Sunday, March 30, 2014

Spring Pow at Freeman Peak - March 30th-2014

Mother nature has been generous lately. Last Thursday we had a remarkable day of pow skiing [] , and we got today another chance to enjoy pow skiing late in March.

The next video summarizes well the ski conditions:

It was tranquil day with interesting lighting conditions. Below some randoms pics snapped during the day.
Mores Creek near its headwaters at Freeman Peak. 
Mossy tree at the top of Freeman meadow.
View of Sunset Peak from Freeman Meadow
Sweet tracks at Freeman.
More ski tracks at Freeman. 
Pedro skinning up.
Blue skies, sun, and good skiing!
The day started obscured but blue skies and sun intermittently made their appearance between convective cells precipitating more snow as well as graupel.
Graupel mini storm.

It was impressive how much snow has been added to the snowpack since last Wednesday, over 50 cms!
Quick snowpit at 7200 feet. Old wednesday snow interface at 50 cms.
Notice in the above picture the snow depth at 270 cms! Mores Creek Summit has an exceptional coverage, and spring skiing is going to be epic!
Quick Snowpit at 7800 feet. Weak layers at 25, 40, and 50 cms.
The 25 and 35 cm layers identified last Thursday are now at 40 and 50 cms. Both produced moderate compression test results with resistant planar results (Q2). The new snow (20-30 cms depending in elevation) rested in top of a thin wet layer.

Solo skier climbing in the middle of a popular ski run at Freeman.
A solo skier was also ski touring Freeman. At one point, as we skied down a popular NE slope with 32 degrees slope angle we notice the solo skier below us. We were puzzled. Usually we avoid putting tracks on ski runs, and whenever possible do not skin up on slopes above 30 degrees, in steepness. The solo skier was heading up for his second ski run.
We continued skiing and at the bottom of the run we triggered a very small surface wet slab at a steep roll-over. See picture above. Notice the uphill track of the solo skier.

After our 4th ski run, and as we climbed to the Top of Freeman, we became aware of the solo skier absence. Pedro and I were curious about potential activity at the steep shots below Freeman Summit, and skied down to take a look. Considering the snowpack conditions we were not planning to ski the steep lines. A quick hand pit at Shot #1 confirmed that the new snow was sitting in top of a wet interface. We traversed to Shot #2 and immediately noticed an avalanche release on the third turn of the solo skier tracks. From above we could not identify the exit tracks. Carefully I skied from safe island to safe island to scout for exit tracks.
View of skier trigger avi from above. After three turns down the avi was triggered.
Pedro keeping eyes on me as a ski down on. 
The avalanche crown - 3-4 meters wide. 
1/3 down the avi path, avi flanks are easily identifiable.
Once we got to the avalanche debris we identified the exit track, which was near the bottom, next to a tree with its base heavily pplastered by snow from the avi. Just to be sure we searched for a beacon signal, and carefully inspected the small debri field.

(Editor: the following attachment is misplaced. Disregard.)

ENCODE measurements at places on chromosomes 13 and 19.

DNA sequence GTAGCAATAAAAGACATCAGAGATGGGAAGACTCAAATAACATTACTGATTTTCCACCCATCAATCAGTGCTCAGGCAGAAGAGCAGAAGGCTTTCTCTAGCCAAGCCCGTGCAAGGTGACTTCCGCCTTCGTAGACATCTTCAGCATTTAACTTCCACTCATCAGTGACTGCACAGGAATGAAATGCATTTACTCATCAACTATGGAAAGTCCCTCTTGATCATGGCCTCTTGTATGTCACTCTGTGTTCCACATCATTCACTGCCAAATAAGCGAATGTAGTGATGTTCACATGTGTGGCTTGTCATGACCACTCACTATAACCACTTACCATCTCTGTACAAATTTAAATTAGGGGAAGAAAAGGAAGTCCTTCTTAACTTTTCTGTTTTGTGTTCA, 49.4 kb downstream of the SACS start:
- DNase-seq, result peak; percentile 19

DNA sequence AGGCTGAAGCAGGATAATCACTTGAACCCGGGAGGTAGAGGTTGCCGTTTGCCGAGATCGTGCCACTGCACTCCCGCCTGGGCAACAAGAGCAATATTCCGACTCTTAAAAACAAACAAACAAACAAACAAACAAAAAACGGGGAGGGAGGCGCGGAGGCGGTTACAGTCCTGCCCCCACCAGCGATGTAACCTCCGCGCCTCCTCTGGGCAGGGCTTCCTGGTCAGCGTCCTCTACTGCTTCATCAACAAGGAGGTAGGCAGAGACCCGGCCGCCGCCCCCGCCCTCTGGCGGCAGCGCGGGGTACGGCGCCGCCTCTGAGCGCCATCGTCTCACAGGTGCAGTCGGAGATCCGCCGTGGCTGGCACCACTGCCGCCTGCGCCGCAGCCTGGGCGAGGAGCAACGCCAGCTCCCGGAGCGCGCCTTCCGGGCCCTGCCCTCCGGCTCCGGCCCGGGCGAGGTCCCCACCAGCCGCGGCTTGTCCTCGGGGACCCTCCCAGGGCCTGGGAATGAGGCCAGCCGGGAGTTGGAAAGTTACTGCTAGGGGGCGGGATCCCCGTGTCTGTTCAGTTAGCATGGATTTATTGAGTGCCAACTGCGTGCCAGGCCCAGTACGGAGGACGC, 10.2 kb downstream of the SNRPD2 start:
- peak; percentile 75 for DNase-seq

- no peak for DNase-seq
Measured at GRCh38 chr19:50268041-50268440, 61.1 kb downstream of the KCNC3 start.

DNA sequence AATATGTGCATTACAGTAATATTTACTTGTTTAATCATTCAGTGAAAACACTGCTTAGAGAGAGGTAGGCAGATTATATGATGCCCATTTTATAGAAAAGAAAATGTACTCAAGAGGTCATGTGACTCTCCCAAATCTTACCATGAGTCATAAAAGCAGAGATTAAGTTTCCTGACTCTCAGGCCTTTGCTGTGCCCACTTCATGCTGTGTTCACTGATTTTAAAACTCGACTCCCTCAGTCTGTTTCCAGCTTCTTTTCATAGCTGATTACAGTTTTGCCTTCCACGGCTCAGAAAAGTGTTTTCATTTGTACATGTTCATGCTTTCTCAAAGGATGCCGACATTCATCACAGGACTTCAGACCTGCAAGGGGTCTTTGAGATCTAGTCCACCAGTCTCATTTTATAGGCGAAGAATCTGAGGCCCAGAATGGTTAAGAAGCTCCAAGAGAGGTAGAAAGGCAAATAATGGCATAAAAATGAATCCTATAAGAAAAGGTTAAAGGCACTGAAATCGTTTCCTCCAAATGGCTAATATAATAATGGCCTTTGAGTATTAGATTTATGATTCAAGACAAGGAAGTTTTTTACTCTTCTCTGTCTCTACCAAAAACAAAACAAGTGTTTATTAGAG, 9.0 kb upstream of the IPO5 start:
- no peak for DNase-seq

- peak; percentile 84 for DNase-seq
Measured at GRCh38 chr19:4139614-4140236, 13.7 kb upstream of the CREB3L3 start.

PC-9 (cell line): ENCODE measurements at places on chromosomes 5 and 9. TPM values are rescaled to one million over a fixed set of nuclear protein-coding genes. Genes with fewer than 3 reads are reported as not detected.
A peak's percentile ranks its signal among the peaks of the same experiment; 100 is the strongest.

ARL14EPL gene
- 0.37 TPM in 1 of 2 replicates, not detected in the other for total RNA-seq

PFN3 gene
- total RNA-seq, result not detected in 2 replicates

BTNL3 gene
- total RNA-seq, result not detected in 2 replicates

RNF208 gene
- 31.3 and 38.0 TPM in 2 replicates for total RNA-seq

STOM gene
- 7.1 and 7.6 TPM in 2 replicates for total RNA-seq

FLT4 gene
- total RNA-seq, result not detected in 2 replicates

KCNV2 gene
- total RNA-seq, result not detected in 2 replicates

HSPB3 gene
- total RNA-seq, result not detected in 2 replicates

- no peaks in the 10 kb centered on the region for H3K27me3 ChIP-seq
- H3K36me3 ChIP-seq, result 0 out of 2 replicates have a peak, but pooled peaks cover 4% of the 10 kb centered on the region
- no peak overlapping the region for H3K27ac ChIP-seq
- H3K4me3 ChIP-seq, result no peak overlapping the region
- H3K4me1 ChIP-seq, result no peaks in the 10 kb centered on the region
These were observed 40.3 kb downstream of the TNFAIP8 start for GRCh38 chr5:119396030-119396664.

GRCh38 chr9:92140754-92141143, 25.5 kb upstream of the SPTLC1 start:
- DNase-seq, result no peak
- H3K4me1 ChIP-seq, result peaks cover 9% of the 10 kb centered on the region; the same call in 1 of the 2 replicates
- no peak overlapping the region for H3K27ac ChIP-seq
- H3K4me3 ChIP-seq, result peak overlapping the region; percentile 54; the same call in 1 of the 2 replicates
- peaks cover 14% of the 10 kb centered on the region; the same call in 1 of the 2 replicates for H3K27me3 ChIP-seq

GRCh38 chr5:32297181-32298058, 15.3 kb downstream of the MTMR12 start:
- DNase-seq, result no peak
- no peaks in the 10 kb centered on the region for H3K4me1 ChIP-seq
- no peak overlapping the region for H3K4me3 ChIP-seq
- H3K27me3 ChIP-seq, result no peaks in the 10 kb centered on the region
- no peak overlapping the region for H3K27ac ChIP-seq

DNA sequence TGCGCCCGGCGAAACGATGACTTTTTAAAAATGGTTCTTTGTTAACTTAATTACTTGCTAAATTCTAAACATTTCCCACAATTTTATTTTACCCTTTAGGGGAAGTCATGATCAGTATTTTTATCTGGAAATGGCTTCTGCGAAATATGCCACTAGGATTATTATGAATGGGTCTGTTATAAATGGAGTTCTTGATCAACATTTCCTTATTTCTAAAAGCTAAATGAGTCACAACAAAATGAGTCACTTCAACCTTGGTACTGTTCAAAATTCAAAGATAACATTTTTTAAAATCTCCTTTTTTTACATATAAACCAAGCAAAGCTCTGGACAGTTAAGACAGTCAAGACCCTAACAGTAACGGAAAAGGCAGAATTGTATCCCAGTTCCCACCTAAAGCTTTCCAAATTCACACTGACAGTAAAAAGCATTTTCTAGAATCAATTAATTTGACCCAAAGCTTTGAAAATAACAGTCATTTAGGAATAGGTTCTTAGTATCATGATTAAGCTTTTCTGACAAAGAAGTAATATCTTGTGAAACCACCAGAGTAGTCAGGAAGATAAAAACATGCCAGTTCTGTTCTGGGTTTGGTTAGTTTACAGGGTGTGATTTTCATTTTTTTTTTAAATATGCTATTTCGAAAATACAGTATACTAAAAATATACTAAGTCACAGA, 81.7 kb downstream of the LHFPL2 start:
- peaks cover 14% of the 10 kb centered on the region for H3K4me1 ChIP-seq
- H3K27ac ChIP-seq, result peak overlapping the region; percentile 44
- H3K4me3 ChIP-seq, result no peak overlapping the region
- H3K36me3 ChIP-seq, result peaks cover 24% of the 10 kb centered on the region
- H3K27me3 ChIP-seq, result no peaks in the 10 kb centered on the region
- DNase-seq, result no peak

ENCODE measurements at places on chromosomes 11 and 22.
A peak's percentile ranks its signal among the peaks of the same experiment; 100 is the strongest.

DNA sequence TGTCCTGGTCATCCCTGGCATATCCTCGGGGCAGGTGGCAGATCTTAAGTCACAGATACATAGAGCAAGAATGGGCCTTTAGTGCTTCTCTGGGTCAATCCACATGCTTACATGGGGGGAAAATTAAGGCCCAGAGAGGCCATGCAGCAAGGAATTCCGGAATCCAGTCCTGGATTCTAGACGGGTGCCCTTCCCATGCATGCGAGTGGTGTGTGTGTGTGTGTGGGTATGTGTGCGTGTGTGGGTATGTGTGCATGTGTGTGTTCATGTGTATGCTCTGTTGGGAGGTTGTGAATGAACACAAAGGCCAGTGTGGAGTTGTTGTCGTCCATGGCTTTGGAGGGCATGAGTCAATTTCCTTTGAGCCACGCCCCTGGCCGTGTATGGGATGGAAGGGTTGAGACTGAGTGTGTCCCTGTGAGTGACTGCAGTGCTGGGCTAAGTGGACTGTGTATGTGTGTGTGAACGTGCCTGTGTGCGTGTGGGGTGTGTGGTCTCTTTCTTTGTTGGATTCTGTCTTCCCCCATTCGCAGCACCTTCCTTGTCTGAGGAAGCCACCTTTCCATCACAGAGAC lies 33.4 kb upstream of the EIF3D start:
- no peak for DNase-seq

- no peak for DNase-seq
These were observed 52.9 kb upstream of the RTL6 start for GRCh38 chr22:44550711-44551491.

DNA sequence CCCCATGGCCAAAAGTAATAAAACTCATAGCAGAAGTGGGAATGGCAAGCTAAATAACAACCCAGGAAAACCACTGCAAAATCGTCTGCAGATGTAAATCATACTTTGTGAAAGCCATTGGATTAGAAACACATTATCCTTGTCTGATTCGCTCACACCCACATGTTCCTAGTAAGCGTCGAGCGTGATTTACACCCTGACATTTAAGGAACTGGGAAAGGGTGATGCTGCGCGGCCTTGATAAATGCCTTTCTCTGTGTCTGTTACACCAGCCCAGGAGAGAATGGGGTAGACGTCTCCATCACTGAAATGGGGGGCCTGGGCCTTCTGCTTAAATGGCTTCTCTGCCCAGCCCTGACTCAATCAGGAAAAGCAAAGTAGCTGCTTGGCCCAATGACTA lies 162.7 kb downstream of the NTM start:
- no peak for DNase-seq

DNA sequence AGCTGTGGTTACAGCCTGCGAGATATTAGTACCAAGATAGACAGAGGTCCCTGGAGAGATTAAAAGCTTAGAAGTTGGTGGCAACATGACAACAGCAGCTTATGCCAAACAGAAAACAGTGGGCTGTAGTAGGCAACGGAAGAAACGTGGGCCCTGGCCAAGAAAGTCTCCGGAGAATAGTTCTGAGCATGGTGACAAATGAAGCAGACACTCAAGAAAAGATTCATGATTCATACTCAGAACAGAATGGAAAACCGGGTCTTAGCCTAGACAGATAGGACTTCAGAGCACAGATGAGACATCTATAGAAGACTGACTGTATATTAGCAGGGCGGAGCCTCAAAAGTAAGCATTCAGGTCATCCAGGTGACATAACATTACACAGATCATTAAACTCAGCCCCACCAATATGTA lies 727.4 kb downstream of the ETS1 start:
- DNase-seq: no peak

skier triggered avi debri field
Looking up from debris field into starting zone.
Avi debris field - 1.5-2 meter deep

Looking up from debris field into starting zone.
The unstable signs were there. Another avalanche has also released nearby - see picture below. The skier triggered avalanche and natural release could be characterized as wet slab. The new snow was settling fast due to warm temps, but the interface was moist due to Saturday's rain event.
Small natural release
I must admit that I was angry for having to expose myself and my son Pedro to avalanche terrain to make sure the solo skier was not injured or buried. I can understand folks with higher risk tolerance ... but these folks also need to be aware of the impact of their actions in others.

The solo skier was not only lucky not to get buried, but not to impact the tree near the avi track bottom,  immediately next to his exit track above the avi debris field. Furthermore, the avi did not triggered the weak layers buried at 40 and 50 cms. That would have definitely KILL HIM! Very lucky indeed.

I hope this incident becomes a teachable moment for the solo skier. In danger of making too much out of this incident and perhaps aggravating the solo skier, I will list some of the best practices not applied by the solo skier during his ski tour:
  • Do not put a skin track in terrain above 30 degrees AND where folks might be skiing above you!
  • When you see folks looking into the snowpack, ASK about it. They will be more than happy to share their findings.
  • Select terrain carefully where there are no terrain traps (no trees and flat gullies below avalanche path!).
  • Look for signs of instability, if you search hard for them you will find them!
  • Ease into the terrain. Ski shallower lines before moving into steeper terrain. It will give you time to gain information about snowpack at various elevations and aspects.
Lastly, there is a NEW snow type of machine - SNOW BIKES - at Mores Creek Summit. They had to work hard to get out of the steep drainage (and exposing themselves to steep unstable terrain). It seems to me snowmobiles are still the way to go!
Snow Bikes near Mores Creek Summit headwaters drainage.
Snow Bikes near Mores Creek Summit headwaters drainage.